As we head towards the end of another year, we look back on what has been an action packed year across the globe.
China had the 19th Communist Party 5 year convention (although there is nothing left that is Communist other than the single party system) and Xi Jinping consolidated his power, Trump keeps tweeting away, North Korea keeps testing missiles, Brexit talks continue and the constant voice of reason, Angela Merkel might also be going back to the polls in Germany, as she suffers the fallout from her open borders refugee policy. Australia, is struggling to find anyone to hold parliamentary positions that has no ancestors born overseas. Same sex marriage is about to become a reality and assisted dying will become law in Victoria.
There are ideological battles being fought across the world and it seems that we only hear the views of the extremes at either end of the scale. Maybe we can get a lot more done with a pragmatic government, who looks at each situation on its merits?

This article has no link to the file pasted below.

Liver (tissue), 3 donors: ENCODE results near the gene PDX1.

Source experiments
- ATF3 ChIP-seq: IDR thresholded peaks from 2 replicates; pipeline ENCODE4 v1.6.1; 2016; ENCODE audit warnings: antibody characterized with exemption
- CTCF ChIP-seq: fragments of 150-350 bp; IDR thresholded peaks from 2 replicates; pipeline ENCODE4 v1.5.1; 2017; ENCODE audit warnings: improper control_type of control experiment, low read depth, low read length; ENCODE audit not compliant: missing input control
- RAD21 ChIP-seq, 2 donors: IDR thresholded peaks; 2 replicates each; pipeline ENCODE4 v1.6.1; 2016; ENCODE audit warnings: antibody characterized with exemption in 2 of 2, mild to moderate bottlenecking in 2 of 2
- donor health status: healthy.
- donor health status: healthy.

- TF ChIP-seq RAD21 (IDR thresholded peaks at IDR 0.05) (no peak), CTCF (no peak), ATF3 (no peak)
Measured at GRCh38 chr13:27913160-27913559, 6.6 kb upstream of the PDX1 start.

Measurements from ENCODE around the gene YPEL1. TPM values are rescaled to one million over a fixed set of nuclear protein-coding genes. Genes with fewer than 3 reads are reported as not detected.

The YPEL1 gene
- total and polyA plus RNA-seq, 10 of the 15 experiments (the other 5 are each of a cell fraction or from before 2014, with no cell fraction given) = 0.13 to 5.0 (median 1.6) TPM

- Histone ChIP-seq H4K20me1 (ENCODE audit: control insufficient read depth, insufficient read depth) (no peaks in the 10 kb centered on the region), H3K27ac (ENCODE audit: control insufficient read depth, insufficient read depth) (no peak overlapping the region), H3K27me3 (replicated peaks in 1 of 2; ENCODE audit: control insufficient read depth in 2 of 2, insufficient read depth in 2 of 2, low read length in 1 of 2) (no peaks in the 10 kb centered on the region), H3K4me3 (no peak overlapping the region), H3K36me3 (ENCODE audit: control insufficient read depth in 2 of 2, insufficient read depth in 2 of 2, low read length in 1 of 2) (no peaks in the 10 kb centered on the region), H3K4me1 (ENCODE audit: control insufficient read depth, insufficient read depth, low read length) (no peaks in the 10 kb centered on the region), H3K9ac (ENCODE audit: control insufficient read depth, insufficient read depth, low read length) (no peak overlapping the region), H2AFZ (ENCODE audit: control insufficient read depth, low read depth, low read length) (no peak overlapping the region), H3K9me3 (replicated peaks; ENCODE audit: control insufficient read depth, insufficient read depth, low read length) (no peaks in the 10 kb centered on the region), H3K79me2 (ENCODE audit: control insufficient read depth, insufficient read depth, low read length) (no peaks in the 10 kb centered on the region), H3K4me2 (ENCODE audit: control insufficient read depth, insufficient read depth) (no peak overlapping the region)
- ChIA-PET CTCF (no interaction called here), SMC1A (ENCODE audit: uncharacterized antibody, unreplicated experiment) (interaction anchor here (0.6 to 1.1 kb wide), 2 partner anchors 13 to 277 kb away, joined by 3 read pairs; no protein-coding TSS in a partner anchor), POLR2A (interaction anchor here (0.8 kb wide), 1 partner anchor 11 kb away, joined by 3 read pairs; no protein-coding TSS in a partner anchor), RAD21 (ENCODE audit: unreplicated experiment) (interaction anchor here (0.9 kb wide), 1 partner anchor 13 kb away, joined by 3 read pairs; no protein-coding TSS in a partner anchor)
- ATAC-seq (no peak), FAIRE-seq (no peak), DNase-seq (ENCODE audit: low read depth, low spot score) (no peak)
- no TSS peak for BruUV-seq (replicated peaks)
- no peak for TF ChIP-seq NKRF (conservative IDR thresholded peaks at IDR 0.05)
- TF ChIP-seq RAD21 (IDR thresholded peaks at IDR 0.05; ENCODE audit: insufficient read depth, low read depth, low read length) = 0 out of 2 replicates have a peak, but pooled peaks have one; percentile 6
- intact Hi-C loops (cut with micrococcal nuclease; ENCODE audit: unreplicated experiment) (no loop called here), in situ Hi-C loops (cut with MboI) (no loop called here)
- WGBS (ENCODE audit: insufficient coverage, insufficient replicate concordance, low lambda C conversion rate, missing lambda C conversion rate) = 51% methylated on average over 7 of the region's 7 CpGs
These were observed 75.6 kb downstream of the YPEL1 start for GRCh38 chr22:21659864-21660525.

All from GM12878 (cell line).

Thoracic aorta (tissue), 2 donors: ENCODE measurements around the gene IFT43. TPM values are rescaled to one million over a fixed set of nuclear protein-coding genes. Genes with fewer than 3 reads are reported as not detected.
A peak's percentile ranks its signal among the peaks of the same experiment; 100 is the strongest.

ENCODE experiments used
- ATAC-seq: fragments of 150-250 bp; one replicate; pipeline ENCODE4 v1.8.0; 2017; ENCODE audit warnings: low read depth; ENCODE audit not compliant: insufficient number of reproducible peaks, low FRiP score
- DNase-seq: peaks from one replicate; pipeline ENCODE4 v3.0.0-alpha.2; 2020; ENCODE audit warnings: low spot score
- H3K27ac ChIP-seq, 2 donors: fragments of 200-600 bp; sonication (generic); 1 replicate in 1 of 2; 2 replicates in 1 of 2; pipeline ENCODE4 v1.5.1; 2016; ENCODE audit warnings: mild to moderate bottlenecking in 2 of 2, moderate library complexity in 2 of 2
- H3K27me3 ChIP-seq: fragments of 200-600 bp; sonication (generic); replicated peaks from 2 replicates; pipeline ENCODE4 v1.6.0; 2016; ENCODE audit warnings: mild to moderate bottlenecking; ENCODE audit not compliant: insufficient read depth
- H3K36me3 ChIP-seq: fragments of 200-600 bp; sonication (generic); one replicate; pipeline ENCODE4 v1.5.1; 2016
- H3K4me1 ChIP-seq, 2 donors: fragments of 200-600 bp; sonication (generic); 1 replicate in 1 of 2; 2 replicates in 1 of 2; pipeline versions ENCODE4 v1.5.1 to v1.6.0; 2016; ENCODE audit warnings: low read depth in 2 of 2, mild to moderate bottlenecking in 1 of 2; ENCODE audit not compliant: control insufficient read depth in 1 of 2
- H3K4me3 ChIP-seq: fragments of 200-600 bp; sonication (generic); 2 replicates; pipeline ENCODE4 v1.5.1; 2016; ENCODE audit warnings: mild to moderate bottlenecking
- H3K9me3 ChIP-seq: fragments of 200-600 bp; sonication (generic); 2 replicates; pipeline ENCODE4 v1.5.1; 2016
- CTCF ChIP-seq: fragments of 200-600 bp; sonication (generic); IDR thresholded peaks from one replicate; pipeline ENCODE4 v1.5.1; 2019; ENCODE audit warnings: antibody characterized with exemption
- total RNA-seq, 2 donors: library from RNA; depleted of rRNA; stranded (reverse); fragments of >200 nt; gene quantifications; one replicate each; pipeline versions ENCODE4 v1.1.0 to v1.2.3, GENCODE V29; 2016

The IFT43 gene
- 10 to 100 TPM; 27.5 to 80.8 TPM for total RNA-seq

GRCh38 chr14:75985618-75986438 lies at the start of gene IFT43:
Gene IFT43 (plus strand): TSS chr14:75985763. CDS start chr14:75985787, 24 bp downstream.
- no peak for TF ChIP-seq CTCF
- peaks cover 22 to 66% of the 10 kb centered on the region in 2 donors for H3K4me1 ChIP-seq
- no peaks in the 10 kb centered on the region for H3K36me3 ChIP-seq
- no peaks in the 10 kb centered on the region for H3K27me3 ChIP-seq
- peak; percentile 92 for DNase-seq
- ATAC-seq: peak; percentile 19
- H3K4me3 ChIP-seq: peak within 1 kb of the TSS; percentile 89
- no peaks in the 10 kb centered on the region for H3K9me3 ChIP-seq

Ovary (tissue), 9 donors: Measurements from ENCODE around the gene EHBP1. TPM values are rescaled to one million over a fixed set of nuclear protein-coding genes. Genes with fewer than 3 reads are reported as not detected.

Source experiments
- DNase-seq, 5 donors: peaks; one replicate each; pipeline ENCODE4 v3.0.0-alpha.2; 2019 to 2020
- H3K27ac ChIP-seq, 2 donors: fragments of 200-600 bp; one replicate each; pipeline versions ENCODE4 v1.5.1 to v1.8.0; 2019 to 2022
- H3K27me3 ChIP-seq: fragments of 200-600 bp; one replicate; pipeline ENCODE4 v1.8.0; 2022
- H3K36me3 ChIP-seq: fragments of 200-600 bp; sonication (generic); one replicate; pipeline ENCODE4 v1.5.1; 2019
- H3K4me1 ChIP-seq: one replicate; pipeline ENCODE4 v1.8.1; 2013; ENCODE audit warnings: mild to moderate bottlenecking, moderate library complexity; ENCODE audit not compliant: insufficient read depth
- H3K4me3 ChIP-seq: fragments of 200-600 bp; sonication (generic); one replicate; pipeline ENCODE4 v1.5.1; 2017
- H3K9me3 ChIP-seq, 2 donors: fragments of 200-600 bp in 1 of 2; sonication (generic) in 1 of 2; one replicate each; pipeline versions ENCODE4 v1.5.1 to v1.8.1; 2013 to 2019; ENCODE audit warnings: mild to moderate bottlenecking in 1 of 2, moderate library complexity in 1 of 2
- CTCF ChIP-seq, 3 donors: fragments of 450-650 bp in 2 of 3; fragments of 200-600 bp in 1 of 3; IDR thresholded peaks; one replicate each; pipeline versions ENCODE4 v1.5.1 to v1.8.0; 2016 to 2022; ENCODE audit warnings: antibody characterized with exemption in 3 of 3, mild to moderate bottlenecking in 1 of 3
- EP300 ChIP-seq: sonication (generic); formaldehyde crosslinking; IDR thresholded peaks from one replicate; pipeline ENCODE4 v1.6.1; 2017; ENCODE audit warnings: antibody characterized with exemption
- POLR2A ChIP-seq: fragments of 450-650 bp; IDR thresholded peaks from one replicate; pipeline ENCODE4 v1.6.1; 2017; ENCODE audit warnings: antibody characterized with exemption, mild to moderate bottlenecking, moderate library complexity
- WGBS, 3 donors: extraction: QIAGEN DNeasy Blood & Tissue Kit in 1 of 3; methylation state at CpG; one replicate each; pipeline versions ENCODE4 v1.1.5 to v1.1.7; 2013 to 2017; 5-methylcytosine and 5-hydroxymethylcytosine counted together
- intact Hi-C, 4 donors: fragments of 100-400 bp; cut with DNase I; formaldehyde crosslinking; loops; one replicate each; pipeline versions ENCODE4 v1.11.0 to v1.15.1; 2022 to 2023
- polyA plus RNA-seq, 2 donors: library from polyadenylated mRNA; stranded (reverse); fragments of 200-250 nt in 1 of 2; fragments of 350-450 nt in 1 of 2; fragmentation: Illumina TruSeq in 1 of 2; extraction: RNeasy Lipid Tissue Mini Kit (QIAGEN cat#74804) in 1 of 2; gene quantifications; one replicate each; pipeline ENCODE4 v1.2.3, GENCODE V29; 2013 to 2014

Governments should govern for all the people. Too much time and effort is being taken up catering to extremes on both sides, rather than the majority, that sit in the middle, who are far more reasonable and open to compromise. We have endless debate on issues where there is already broad community support for one option, while no one seems to have any plans for the future. The rise and rise of technology, in particular robotics and artificial intelligence may be the biggest change societies have seen for many years and it is not even being discussed.
It would be wonderful to see some bi partisan behaviour. Combative politics and ideological battles, produce very little of value.
Fortunately, the global economy looks on solid footing, with growing profits and confidence as we head into the end of 2017. This time, Australia may be the negative outlier, not the lucky country. With a big uptick in infrastructure spending and the drag from the winding down of the mining investment boom coming to an end, we could get lucky again and gradually pull ourselves out of the mountain of debt. However, our world leading personal debt levels are constraining consumption and leaving the economy vulnerable to any shocks. With little ability to use monetary policy (lower interest rates), this is a risk that must be addressed via the asset allocation of your investment portfolio.
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